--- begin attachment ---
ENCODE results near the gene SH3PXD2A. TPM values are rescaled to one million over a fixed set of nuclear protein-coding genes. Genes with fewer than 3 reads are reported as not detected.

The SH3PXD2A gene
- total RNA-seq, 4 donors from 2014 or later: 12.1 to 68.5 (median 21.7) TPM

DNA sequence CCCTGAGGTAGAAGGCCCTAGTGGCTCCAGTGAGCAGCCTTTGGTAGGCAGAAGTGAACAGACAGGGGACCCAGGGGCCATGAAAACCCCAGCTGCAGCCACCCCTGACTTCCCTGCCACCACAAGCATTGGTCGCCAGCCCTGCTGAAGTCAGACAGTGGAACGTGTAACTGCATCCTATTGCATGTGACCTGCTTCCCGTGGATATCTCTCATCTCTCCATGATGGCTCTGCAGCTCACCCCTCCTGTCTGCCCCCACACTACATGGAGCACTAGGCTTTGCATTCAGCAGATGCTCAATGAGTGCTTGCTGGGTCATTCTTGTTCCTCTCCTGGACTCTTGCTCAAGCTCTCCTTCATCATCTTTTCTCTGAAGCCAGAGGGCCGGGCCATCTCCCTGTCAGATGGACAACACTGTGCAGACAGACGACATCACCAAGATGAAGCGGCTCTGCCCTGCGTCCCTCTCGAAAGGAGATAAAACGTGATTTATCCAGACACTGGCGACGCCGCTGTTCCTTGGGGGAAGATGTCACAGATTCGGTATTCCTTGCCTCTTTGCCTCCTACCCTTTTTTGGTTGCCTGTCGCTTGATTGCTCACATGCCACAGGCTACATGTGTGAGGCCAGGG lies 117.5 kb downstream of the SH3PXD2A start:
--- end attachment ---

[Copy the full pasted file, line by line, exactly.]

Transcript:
ENCODE results near the gene SH3PXD2A. TPM values are rescaled to one million over a fixed set of nuclear protein-coding genes. Genes with fewer than 3 reads are reported as not detected.

The SH3PXD2A gene
- total RNA-seq, 4 donors from 2014 or later: 12.1 to 68.5 (median 21.7) TPM

DNA sequence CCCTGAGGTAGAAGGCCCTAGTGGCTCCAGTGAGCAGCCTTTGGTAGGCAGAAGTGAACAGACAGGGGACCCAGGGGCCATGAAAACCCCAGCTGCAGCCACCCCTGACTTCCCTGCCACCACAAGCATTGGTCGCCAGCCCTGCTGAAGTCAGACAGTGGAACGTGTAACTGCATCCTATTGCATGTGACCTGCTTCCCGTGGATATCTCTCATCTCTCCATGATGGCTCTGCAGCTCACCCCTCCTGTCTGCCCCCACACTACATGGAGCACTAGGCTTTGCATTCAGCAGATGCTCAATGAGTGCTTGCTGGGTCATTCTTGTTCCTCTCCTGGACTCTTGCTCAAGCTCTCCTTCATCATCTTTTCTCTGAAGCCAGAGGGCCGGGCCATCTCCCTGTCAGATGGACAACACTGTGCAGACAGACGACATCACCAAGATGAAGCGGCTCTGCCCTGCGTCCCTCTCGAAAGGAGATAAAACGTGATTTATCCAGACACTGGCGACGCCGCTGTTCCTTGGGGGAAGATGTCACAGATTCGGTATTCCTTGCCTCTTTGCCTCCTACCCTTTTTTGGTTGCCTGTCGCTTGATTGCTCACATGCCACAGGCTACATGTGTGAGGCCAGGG lies 117.5 kb downstream of the SH3PXD2A start: